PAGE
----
The smell of fresh coffee wafts into my nostrils: they flare sympathetically in response, drawing deeply on that comforting aroma, reviving Ethiopia memories with each intake. As we cut through the shopping mall car park, Davies' Coffee trailer has a quartet of waiting customers this early morning. I won't succumb to the temptation, as there will be more of that delicious aroma percolating through the pedestrian railway underpass, from the coffee hole-in-the-wall on the Paraparaumu railway platform. Waiting commuters clutch their discardable cups, fortifying themselves for the hour long trip to their cubicles- if there isn't another delay or breakdown on the lines. On those mornings, I just manage to avoid sarcastic grins at the hundreds of frustrated commuters as we wander past them on our 20 minute walk to my workshop. Thank goodness I don't have to join the throng of commuters. Dragging my dog Lilly's nose out of the bush where she's been exploring doggie smells, we head on over to my workshop where I can make my own special percolator brew. Almost looks as good as Davie's. But better, much better as it's made from coffee we brought home from Ethiopia.
|Coffee beans on tree at Lake Tana, Ethiopia.|
Coffee these days, brings back memories of our time in Ethiopia, the primary home of the coffee plant, , Coffee Arabica , from where it spread to Yemen then throughout cultures around the world. Little wonder the Italians had to invade Ethiopia- some people would die for a great coffee! After they got kicked out, their parting legacy was found in an aromatic concoction called Machiato- fresh roasted, ground and brewed in front of you, served in a small glass or cup with hot milk floated on top. Fantastic. But order a double shot - one small glass is just not enough. You can afford it- a serving may cost you 40cents US.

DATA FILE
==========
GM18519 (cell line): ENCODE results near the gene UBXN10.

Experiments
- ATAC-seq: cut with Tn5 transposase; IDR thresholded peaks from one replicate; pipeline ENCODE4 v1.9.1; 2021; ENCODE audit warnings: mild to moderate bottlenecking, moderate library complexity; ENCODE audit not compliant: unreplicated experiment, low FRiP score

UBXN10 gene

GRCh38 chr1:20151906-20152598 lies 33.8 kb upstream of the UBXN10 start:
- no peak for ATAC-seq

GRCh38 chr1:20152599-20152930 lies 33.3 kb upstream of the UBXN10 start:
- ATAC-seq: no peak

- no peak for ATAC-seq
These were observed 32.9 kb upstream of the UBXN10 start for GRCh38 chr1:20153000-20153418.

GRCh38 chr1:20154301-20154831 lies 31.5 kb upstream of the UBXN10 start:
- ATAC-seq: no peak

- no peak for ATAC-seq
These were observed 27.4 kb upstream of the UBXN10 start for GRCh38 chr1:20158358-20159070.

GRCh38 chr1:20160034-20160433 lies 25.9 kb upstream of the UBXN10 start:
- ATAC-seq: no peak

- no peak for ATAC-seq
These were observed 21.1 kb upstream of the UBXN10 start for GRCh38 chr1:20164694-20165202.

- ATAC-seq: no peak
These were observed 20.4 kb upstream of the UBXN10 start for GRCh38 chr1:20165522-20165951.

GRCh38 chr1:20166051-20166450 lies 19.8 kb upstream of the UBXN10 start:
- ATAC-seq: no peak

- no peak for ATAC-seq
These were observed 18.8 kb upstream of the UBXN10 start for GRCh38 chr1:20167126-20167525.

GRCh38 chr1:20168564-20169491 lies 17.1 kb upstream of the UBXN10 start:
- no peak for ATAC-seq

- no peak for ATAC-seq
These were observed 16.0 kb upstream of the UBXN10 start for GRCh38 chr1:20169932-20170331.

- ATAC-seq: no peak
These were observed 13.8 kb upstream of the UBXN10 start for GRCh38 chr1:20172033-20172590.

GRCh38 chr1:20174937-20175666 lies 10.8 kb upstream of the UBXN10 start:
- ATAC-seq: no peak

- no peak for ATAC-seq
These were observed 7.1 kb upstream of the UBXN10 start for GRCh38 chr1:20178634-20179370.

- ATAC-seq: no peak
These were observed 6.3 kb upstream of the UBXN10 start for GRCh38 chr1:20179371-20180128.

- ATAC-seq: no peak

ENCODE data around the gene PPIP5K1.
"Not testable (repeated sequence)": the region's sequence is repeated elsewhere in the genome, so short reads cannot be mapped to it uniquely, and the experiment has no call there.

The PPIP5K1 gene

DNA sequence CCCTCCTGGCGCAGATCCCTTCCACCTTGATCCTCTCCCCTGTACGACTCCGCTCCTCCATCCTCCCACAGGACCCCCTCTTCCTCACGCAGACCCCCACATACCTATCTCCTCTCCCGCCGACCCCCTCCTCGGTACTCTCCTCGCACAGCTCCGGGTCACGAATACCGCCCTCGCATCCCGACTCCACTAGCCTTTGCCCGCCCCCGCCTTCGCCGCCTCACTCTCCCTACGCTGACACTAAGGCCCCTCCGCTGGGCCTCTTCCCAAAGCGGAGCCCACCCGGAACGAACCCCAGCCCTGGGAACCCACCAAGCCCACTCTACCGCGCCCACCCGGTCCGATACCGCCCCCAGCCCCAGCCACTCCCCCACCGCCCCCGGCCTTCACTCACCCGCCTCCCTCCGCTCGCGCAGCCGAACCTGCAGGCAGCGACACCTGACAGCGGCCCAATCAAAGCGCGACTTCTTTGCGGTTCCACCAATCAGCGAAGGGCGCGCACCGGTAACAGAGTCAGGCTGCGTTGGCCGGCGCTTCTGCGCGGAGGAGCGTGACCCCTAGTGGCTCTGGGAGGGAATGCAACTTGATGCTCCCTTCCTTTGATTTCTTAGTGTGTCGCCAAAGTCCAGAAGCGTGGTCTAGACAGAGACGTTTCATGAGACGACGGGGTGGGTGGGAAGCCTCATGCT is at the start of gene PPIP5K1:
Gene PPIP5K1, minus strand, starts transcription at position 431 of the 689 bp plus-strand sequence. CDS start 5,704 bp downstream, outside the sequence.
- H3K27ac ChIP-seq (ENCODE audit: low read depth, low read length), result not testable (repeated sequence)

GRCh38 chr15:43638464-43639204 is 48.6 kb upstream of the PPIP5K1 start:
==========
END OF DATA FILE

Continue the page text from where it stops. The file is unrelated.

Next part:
Ploughshare Women's Skill Centre.
We had breakfasted early, and were on the road by 8am heading towards Gondar, ancient capital, and home of romantic castles and palaces. But first a stop at the Women's Ploughshare Trust project. This is a live-in training organisation funded by Government, and donations, to train women in skills they can use to earn a living in their villages.
After being shown the various sewing, weaving and pottery studios, we were treated to a full coffee ceremony in the meeting building. Traditionally, coffee or bunna (boo-na) service is a ceremony as much to honour you as a guest, as it is to serve it at its best to bring out the maximum aroma and flavour. The meeting room was thatched roof, with sticks herringbone patterned around the sides, but very airy and cool. Once again the coffee beans were roasted carefully, and ground in a wooden mortar ( mukecha) using a heavy metal pestle, then steeped in a pottery coffee jug called a jebena. We were served in small china cups.
|No, that calf has not broken out of a large egg- it's some sort of broken ornamentation now used as a water trough.|